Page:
Fans politely sat through the legions of award and video presentations, highlighted by the Dio Award, an 80-year-old William Shatner receiving the Honorary Headbanger Award, and the many awards that headliners Avenged Sevenfold received. But the live performances were the real reason that the music fans sold out the marathon event. The next performance featured England’s hottest new metal band Asking Alexandria. They were joined by veteran singer Sebastian Bach at the end of their set for Bach’s classic with Skid Row, the headbanging “Youth Gone Wild.”
Denmark’s punkabilly band Volbeat played the next set. They were joined at the end by singer Scott Ian of Anthrax for a psycho version of Dusty Springfield’s classic “I Only Want to Be with You. One of California’s most promising new metal powerhouse bands played next: DevilDriver, a straight-forward, blue-collar headbanger’s band, tore through a tribute set to Black Flag. In one of the most intense sets of the night, the band was eventually joined by singers, Jamey Jasta of Hatebreed, Max Cavalera of Sepultura, and skate pro Mike Vallely, who can also scream like a pro. Loaded, featuring Duff McKagan of Guns N Roses fame played the next set. They did a thunderous version of Judas Priest’s “Electric Eye” at the end of their set, joined by punk legend Steve Jones of the Sex Pistols on guitar and singer Corey Taylor from Slipknot.
A somber moment came when there was a video presentation, much like the one at the Oscar’s, for of the fallen heroes of the past year. In this case the metal rockers were saluted, including Ronnie James Dio, who’s spirit seemed to loom large over this year’s event. Metal fans remained remarkably well behaved throughout the long and sometimes lethargic process of creating an awards show for television. But energy levels soared for the final set of the evening, and there was no doubt judging by the crowd’s reaction, why most people were in the audience.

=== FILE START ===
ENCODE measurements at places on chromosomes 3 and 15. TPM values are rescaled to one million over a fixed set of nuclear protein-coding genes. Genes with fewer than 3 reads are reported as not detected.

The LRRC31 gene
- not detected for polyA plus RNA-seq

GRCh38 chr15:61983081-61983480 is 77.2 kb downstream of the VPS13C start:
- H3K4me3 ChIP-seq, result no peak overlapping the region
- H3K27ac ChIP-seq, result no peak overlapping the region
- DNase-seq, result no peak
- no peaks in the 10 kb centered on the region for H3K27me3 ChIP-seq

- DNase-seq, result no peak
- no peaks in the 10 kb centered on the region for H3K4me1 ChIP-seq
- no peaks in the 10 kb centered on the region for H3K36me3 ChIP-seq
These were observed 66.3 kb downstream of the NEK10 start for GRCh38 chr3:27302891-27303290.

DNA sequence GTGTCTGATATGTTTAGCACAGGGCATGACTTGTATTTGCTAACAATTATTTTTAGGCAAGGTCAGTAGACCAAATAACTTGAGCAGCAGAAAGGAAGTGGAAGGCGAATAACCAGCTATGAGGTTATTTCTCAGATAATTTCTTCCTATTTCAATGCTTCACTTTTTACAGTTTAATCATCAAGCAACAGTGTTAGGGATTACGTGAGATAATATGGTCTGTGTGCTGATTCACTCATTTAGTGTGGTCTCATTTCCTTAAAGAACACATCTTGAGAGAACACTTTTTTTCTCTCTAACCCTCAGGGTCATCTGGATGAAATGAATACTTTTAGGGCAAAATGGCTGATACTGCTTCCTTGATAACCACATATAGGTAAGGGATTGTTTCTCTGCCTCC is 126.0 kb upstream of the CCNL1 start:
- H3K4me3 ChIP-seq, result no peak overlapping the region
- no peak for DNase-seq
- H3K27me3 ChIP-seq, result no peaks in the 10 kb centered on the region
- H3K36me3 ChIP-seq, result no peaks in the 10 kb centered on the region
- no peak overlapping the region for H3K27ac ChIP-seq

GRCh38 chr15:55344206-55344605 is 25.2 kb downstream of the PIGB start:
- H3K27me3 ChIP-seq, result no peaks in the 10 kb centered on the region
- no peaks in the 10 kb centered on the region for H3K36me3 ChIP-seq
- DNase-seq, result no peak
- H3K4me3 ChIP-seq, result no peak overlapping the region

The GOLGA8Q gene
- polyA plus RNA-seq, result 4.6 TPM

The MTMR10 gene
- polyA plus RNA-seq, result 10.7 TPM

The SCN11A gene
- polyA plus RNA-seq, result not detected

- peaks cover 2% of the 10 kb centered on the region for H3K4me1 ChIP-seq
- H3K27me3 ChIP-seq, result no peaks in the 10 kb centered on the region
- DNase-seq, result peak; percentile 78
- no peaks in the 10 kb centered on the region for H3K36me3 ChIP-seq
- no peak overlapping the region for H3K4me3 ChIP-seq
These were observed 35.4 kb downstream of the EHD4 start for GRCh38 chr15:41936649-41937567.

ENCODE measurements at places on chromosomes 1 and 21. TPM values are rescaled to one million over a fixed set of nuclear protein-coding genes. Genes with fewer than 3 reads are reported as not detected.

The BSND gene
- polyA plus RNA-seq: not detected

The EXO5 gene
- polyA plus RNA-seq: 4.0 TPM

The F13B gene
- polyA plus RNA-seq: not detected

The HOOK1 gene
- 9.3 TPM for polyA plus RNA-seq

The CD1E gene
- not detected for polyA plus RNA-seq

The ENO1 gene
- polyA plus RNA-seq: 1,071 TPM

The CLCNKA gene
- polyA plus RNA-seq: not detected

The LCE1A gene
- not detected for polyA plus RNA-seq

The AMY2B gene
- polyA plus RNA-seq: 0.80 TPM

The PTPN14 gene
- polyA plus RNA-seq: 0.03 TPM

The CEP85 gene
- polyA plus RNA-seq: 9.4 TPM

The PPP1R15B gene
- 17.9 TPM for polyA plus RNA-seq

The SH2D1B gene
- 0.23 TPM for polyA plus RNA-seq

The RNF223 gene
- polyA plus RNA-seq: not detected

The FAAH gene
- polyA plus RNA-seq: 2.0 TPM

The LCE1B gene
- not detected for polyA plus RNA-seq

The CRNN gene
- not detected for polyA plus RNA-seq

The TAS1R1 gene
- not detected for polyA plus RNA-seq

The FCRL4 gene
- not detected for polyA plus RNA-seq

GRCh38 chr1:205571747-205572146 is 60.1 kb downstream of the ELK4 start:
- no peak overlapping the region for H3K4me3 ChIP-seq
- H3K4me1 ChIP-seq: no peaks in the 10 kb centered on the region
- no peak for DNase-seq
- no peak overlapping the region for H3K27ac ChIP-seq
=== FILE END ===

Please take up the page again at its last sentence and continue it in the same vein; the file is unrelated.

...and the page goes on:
Even before they began their set, members of headline act Avenged Sevenfold had the fans screaming with excitement. A frenzied crowd screamed their approval as the band exploded in a fog shrouded haze with the roar akin to a jet engine. An ear splitting set had fans screaming the lyrics and dancing to every minute of their idols’ set. Frontman M. Shadows, who also took home the award for Best Singer of the Year, mesmerized the crowd with his piercing voice and mercurial stage persona. Towards the end of the set McKagan returned to the stage to join the band in a cover of Guns N Roses classic “It’s So Easy.” Later, Pantera drummer Vinnie Paul came out to lead the band in a Pantera’s “Mouth for War.” But the bands own song “Bat Country” drew the biggest cheers of the night, cementing Avenged Sevenfold into the forefront of metal music today. From Alice Cooper to Avenged Sevenfold, the Ax has been passed.
The Awards show will be broadcast on VH1 Classics on May 28th.
by L. Paul Mann